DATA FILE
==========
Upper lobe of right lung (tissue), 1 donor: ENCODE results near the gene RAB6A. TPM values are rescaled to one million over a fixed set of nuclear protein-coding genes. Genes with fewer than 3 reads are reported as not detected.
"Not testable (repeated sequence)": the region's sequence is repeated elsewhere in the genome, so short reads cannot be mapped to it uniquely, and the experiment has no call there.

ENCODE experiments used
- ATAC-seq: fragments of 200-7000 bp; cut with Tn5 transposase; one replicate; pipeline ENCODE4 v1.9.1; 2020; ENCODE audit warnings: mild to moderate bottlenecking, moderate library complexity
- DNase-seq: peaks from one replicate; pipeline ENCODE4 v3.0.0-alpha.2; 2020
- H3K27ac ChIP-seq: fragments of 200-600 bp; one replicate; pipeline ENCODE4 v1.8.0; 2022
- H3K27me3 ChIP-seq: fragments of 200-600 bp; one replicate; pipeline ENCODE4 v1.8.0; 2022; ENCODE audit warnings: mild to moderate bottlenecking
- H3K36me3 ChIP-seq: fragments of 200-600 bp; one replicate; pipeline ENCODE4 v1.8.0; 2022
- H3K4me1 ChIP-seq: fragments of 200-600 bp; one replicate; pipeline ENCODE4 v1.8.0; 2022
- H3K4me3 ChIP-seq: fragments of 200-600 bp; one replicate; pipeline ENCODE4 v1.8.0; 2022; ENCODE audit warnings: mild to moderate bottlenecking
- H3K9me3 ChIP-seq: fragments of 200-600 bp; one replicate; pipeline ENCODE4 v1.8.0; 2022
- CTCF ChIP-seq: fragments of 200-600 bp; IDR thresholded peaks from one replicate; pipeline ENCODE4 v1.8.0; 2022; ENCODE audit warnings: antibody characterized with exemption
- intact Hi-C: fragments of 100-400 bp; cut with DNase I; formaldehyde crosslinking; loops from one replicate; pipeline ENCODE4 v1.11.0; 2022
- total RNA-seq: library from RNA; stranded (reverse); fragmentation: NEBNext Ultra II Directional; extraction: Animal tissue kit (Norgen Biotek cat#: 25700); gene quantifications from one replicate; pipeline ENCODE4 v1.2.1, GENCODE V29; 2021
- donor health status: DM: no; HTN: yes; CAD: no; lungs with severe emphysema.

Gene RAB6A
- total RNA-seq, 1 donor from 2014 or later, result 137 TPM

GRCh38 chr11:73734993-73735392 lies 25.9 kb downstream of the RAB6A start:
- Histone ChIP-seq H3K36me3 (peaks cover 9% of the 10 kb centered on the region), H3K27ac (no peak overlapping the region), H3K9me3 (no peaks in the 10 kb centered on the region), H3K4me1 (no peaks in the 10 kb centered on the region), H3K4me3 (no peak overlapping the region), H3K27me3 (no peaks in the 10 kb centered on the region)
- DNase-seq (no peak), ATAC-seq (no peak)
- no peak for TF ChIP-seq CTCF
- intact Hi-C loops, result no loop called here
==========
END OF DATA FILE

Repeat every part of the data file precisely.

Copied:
Upper lobe of right lung (tissue), 1 donor: ENCODE results near the gene RAB6A. TPM values are rescaled to one million over a fixed set of nuclear protein-coding genes. Genes with fewer than 3 reads are reported as not detected.
"Not testable (repeated sequence)": the region's sequence is repeated elsewhere in the genome, so short reads cannot be mapped to it uniquely, and the experiment has no call there.

ENCODE experiments used
- ATAC-seq: fragments of 200-7000 bp; cut with Tn5 transposase; one replicate; pipeline ENCODE4 v1.9.1; 2020; ENCODE audit warnings: mild to moderate bottlenecking, moderate library complexity
- DNase-seq: peaks from one replicate; pipeline ENCODE4 v3.0.0-alpha.2; 2020
- H3K27ac ChIP-seq: fragments of 200-600 bp; one replicate; pipeline ENCODE4 v1.8.0; 2022
- H3K27me3 ChIP-seq: fragments of 200-600 bp; one replicate; pipeline ENCODE4 v1.8.0; 2022; ENCODE audit warnings: mild to moderate bottlenecking
- H3K36me3 ChIP-seq: fragments of 200-600 bp; one replicate; pipeline ENCODE4 v1.8.0; 2022
- H3K4me1 ChIP-seq: fragments of 200-600 bp; one replicate; pipeline ENCODE4 v1.8.0; 2022
- H3K4me3 ChIP-seq: fragments of 200-600 bp; one replicate; pipeline ENCODE4 v1.8.0; 2022; ENCODE audit warnings: mild to moderate bottlenecking
- H3K9me3 ChIP-seq: fragments of 200-600 bp; one replicate; pipeline ENCODE4 v1.8.0; 2022
- CTCF ChIP-seq: fragments of 200-600 bp; IDR thresholded peaks from one replicate; pipeline ENCODE4 v1.8.0; 2022; ENCODE audit warnings: antibody characterized with exemption
- intact Hi-C: fragments of 100-400 bp; cut with DNase I; formaldehyde crosslinking; loops from one replicate; pipeline ENCODE4 v1.11.0; 2022
- total RNA-seq: library from RNA; stranded (reverse); fragmentation: NEBNext Ultra II Directional; extraction: Animal tissue kit (Norgen Biotek cat#: 25700); gene quantifications from one replicate; pipeline ENCODE4 v1.2.1, GENCODE V29; 2021
- donor health status: DM: no; HTN: yes; CAD: no; lungs with severe emphysema.

Gene RAB6A
- total RNA-seq, 1 donor from 2014 or later, result 137 TPM

GRCh38 chr11:73734993-73735392 lies 25.9 kb downstream of the RAB6A start:
- Histone ChIP-seq H3K36me3 (peaks cover 9% of the 10 kb centered on the region), H3K27ac (no peak overlapping the region), H3K9me3 (no peaks in the 10 kb centered on the region), H3K4me1 (no peaks in the 10 kb centered on the region), H3K4me3 (no peak overlapping the region), H3K27me3 (no peaks in the 10 kb centered on the region)
- DNase-seq (no peak), ATAC-seq (no peak)
- no peak for TF ChIP-seq CTCF
- intact Hi-C loops, result no loop called here